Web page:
Eastbourne AND Brighton Downs - saved!

21 March 2017 | Posted in land-disposals
Eastbourne AND Brighton Downs - saved!
downland / Sarah Athers

By Phil Belden

Conservation Advisor to the Sussex Wildlife Trust

A major relief and heartfelt thanks to you all for the hard work put in to express your love of our downland and showing your grave concern. At the beginning of March, Eastbourne Borough Council took the bold step to reverse its decision, in response to the huge public outcry and agreed not to sell the Eastbourne Downs (well ¾ of it, some 3,000 acres).

Now, Brighton & Hove City Council (BHCC) has agreed not to sell the two key sites that remained on its disposals list, the internationally rare chalk grassland escarpment at Plumpton and the foot-slope field of the Devil’s Dyke estate at Poynings.

On 21st March, BHCC issued this Interim statement from its cross-party Downland Policy Review Panel (with the full recommendation to go to its Policy, Resources & Growth Committee on 4 May 2017):

"The council has been considering the sale of two small downland sites at Poynings and Plumpton … previously approved by committee in 2014 and 2016 … After reviewing the situation, a cross party Policy Review Panel has taken the view that the sites at Poynings and Plumpton should not be sold at this time.”

“The panel’s recommendation was made after councillors looked at the council’s approach to the Downland Asset Management Policy and heard evidence from expert witnesses. The sale of the sites was due to generate an estimated £360,000 and if approved at committee would result in a shortfall of the projected budget … As part of the process, the panel looked at the funding strategy for the Stanmer Park Restoration Project because the income from the sale of the sites was previously linked to securing the £3.9m Heritage Lottery Fund awarded to this innovative renovation. The panel’s view was that the fundraising strategy for the Stanmer Project is currently anticipated to over-achieve its target, allowing the plans to now continue without the need to sell the two sites.”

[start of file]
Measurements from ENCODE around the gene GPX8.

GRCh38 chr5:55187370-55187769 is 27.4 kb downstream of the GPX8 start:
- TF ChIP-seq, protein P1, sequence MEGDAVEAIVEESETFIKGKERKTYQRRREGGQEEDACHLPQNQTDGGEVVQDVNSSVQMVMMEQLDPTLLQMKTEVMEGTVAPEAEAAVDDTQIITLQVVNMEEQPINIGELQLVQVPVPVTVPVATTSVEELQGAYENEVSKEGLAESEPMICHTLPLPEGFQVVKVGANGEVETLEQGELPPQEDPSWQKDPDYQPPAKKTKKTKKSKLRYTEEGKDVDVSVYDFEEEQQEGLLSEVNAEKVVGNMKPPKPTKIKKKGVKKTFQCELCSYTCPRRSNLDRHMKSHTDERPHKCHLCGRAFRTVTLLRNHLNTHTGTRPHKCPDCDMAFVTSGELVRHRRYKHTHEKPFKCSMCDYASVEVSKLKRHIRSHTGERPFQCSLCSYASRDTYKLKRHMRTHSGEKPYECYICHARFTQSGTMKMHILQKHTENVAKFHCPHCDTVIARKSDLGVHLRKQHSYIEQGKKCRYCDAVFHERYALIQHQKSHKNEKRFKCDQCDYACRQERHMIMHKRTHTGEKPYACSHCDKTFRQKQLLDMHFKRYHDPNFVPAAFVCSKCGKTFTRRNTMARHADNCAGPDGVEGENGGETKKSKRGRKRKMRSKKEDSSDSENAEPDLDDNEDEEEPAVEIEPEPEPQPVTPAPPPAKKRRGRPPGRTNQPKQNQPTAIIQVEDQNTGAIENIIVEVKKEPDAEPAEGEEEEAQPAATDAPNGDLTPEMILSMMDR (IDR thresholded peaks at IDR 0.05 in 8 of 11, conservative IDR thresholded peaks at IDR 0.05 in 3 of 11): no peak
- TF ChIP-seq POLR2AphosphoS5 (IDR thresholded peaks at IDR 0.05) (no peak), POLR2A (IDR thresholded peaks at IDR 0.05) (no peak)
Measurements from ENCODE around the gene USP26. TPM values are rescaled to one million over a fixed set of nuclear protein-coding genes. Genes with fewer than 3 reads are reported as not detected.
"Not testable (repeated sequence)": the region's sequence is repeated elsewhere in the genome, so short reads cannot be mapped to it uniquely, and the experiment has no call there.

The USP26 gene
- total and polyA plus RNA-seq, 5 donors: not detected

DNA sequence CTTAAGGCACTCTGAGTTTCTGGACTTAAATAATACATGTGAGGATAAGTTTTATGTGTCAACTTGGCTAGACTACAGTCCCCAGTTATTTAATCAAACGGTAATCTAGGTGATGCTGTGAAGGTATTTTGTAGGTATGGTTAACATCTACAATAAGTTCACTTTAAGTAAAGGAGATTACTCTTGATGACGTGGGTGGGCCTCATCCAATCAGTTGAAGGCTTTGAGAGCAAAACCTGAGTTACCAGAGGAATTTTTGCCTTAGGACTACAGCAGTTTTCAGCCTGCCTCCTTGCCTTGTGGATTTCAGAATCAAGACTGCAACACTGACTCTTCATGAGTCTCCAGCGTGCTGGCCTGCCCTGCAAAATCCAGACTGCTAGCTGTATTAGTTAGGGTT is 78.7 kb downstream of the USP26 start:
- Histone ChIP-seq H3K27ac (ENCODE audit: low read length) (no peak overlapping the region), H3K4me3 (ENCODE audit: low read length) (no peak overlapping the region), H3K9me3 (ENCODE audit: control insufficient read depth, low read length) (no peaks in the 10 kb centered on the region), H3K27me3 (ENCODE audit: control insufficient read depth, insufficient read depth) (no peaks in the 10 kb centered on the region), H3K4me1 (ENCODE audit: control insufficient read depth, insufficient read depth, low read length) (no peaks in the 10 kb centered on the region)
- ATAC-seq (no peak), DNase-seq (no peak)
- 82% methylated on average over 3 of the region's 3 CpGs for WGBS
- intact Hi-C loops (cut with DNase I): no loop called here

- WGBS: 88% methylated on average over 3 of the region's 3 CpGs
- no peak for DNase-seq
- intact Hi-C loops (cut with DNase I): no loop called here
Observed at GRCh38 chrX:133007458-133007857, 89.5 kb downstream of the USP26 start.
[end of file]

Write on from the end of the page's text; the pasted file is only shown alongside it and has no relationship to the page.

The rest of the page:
The Policy Review Panel will still meet and has invited the Sussex Wildlife Trust to attend – Tony Whitbread our Chief Executive has accepted.

When the South Downs National Park was progressing towards designation the phrase was coined “The People’s Park”. The recent Brighton and Eastbourne campaigns have re-affirmed this accolade and re-awoken in our elected representatives’ minds the passion people have for protecting our beloved South Downs.

This is a BIG THANKS to everyone – without your actions we would have certainly lost these valuable assets. Now the constructive work with our local councils begins, to secure the long-term public benefits from these public assets: for our wildlife, cultural heritage, drinking water supply, public access, quality of life … and more.

Comments

  • Fiona Weaver:

    22 Mar 2017 18:41:37

    If the Stanmer Park Restoration Bid is going to “over-achieve” it’s target, is it possible for the Council to: 1) remove the approval for the two small downland sites so that they are not threatened in the future, and 2) invest the difference in caring for/restoring publicly-owned downland?

  • Phil Belden:

    23 Mar 2017 14:27:33

    Good points:
    - Now that BHCC has gone public on this it should mean that this is ratified at the council meeting, so the short-term threat will be over (vital as one of the smaller disposed of sites, part of the Devil’s Dyke estate along the Saddlescombe road, has already been damaged by the new owner / developer – the SDNPA is now investigating).